Ed Murray: Sex abuse claim US mayor's time in Northern Ireland 'should be probed'
Amnesty International is asking the PSNI to examine police records to see if any allegations have been made here against a US politician at the centre of historic child sex abuse claims.
Seattle Mayor Ed Murray, who resigned yesterday after a fifth sex abuse allegation was made against him, worked with children in a peaceline project in Belfast at the height of the Troubles.
An investigation by the Belfast Telegraph can exclusively reveal that, in 1974, he brought a group of 30 Catholic and Protestant children on a fortnight's holiday to Wales.
A cousin came forward earlier this week to accuse him of sexually abusing him in the mid-1970s just after he returned to the US from Belfast. Others who have previously made allegations include Mr Murray's former foster son.
With family roots reportedly in Co Down and in the Republic, the Democrat was a highly regarded Irish-American politician. He met former Taoiseach Enda Kenny and President Michael D Higgins on a visit to Ireland in 2014.
Mr Murray (62) strongly denies all the allegations of abusing teenage boys. He said he was resigning because he did not want "personal issues" interfering with "public business".
He worked with several children's groups in the US before he entered politics. The claims against him date from the mid-1970s to mid-1980s.
Amnesty International's Northern Ireland programme director Patrick Corrigan last night said the allegations raised serious concerns. He called on the PSNI and Mr Murray's former employer here to examine their records to see if any complaints were ever made about him.
"As things stand, Mr Murray has not been found guilty of any charges. However, the fact that the latest allegations of child abuse date from a period just after Mr Murray returned from Belfast, where he was apparently working with children, will raise concerns about his time in Northern Ireland," Mr Corrigan said.
"The organisation which employed Mr Murray in Belfast should check their records and provide full disclosure of his time here. They should also advise the PSNI of whether any allegations were made against him at the time."
Mr Corrigan said it was important "to establish accurate dates and details of his time in Belfast so that any potential victims from this period have a chance to come forward to police and to seek any support they may require".
He urged the PSNI to check police records to establish if there were any outstanding allegations from that time.
"Obviously, if there are reasons to suspect criminal activity, the PSNI should launch their own investigation. Meanwhile, Mr Murray must be considered innocent until and unless a court of law finds differently," he said.
The resignation of Mr Murray, Seattle's first openly gay mayor, came into effect at 5pm yesterday.
"While the allegations against me are not true, it is important that my personal issues do not affect the ability of our City government to conduct the public's business. It is best for the city if I step aside," he said.
In media interviews after becoming mayor in 2014 he referred to his Irish roots, saying: "If I hadn't entered politics, I might have lived in Ireland."
He spoke of working as a peaceline volunteer and also helping arrange a Seattle-Lisburn sister-city relationship years later. In an interview during his visit to the Republic in 2014, he said: "I first came to Ireland 40 years ago in 1974 when I graduated from high school. I was working in a volunteer programme in Belfast.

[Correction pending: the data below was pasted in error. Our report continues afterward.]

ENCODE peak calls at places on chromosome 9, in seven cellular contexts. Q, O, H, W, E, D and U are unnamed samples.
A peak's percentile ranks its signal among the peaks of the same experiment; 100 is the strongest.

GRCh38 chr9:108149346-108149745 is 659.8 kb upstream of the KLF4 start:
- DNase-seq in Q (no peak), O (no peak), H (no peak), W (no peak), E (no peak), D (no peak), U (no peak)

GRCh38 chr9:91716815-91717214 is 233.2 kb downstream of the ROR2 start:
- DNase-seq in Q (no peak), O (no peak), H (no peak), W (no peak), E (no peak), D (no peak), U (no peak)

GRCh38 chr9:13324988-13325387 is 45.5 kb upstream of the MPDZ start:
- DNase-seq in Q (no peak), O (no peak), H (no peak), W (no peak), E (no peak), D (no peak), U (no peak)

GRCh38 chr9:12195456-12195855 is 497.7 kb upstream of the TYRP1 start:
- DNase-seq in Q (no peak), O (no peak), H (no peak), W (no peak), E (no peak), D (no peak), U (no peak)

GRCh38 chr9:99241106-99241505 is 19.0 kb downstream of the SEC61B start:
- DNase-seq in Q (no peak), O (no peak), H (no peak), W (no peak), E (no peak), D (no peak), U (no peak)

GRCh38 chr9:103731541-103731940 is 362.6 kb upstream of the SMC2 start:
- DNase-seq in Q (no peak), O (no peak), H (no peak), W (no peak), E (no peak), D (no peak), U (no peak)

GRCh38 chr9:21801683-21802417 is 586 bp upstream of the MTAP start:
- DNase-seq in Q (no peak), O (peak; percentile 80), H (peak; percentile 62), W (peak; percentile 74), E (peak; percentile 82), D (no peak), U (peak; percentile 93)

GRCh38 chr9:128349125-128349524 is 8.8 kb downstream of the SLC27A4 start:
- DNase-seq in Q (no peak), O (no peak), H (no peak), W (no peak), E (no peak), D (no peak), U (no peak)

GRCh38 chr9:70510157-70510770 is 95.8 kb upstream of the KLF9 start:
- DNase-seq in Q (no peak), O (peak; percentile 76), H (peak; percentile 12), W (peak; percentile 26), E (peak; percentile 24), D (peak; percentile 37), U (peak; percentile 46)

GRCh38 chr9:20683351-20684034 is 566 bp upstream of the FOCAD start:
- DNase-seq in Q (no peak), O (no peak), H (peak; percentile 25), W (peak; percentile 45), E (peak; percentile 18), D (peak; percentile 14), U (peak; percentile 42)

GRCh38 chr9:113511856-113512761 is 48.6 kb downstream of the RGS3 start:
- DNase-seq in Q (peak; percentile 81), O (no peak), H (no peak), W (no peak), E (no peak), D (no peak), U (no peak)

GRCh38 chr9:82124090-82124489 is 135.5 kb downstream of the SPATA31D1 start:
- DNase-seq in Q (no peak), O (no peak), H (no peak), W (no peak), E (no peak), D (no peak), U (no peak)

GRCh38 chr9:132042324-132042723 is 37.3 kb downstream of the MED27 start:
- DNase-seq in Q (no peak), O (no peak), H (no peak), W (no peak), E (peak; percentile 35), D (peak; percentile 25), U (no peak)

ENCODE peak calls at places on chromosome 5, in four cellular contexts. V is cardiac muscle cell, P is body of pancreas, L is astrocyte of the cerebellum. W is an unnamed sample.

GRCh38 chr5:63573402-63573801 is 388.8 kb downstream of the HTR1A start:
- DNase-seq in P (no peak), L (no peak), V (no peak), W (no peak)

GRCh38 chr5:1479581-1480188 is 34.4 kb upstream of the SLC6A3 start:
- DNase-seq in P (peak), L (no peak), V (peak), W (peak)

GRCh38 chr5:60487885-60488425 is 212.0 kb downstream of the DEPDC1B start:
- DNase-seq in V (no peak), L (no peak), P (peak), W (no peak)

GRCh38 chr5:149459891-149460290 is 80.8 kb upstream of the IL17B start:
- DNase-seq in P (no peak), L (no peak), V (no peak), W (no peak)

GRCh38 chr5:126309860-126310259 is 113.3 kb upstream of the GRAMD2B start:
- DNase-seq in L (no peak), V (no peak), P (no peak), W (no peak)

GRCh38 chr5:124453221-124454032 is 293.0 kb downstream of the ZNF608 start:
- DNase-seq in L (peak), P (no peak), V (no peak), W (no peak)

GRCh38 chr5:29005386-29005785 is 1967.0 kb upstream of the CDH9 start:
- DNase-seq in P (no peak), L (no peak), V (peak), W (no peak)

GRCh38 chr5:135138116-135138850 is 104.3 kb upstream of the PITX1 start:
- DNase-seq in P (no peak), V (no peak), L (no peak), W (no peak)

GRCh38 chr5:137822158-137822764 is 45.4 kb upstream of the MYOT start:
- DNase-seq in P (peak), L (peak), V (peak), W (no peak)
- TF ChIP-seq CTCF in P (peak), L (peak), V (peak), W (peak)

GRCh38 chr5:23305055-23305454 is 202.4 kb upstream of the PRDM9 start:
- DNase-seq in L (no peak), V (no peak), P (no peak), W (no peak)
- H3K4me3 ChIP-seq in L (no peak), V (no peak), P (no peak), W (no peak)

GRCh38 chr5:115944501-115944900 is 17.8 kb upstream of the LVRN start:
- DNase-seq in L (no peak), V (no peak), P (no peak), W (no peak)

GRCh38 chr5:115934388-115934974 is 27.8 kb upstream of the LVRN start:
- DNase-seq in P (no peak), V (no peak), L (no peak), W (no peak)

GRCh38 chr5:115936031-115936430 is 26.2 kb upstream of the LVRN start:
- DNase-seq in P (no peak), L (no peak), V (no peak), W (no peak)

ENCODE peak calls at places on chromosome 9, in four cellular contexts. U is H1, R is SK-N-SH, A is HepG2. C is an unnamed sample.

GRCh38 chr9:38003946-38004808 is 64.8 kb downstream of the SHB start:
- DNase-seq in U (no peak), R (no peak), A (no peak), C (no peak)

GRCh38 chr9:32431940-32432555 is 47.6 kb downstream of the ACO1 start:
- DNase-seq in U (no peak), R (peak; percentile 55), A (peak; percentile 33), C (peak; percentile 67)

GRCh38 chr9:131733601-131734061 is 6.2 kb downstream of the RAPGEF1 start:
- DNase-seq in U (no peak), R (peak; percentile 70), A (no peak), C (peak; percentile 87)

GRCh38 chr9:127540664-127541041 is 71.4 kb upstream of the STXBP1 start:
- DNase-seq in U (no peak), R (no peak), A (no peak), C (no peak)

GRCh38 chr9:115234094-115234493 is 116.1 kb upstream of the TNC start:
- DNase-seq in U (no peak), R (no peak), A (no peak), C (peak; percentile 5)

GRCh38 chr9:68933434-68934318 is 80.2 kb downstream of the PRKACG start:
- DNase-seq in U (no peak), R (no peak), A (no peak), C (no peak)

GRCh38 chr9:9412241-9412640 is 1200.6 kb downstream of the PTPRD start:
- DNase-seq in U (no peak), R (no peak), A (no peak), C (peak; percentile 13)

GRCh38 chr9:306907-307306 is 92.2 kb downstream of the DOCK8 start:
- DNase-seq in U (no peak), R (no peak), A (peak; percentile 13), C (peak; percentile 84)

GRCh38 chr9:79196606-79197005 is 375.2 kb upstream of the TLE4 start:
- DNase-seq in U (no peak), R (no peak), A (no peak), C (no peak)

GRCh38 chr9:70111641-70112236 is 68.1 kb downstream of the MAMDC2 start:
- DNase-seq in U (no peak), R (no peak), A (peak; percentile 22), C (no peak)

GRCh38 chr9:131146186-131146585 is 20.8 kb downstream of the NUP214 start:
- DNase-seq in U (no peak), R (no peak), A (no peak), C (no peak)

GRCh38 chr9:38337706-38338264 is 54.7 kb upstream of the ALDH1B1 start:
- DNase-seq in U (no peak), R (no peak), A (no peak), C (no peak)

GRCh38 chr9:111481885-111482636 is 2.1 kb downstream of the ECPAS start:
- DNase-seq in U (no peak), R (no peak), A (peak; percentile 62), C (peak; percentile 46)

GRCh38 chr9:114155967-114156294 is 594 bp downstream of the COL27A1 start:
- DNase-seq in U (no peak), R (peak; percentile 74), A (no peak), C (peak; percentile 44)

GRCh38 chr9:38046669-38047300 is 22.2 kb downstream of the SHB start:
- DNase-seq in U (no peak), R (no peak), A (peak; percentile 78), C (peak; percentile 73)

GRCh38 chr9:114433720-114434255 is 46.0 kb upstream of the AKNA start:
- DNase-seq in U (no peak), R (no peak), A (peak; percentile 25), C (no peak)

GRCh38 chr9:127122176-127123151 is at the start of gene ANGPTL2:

"I was really skinny and I had a lot of thick, red hair and I was arrested on a pretty regular basis by the British Army just because …. I looked 'Irish' or something."
A US document obtained by the Belfast Telegraph outlines some of Mr Murray's work in Northern Ireland but doesn't name the organisation employing him.
"He went to Ireland for one year working on the reconciliation program sponsored by American and Dutch Catholic groups," it states.
"This program was youth oriented, attempts to get Catholic and Protestant together."
Reference is made to Mr Murray taking 30 children on a fortnight's holiday to Wales. The American returned to the US following the death of his mother in late 1974.
In 1975, he lived with relatives in New York where his younger cousin Joseph Dyer now says Mr Murray sexually abused him. It is alleged that the abuse took place while the older man shared a bedroom with the 13-year-old.
Mr Dyer claimed that his cousin had showed him a rubber bullet he'd picked up in Northern Ireland.
Mr Murray has denied the sex abuse allegation by his younger cousin.
He said there had been bitter fighting between the two families for many years and "I guess they see me down and out, and they want to finish me off".
In 1984, Mr Murray's foster son Jeff Simpson alleged he had abused him from the age of 13 in Portland, Oregan, where Mr Murray - then a paralegal - had worked as a counsellor to troubled children.
The Seattle Times, which has reported extensively on the allegations against Mr Murray, revealed that the teenager, a Portland detective and an Oregan Child Protective Services case worker had all testified before a grand jury.
Criminal charges were never brought. According to documents obtained by the newspaper, a prosecutor decided not to go ahead with the case due to the teenager's troubled personality.
But she added: "This is no way means that the District Attorney's Office has decided that Jeff's allegations are not true."
Three other men have publicly accused Murray of sexually abusing them when they were teenagers. The politician has attacked their credibility and suggested that the claims are politically motivated.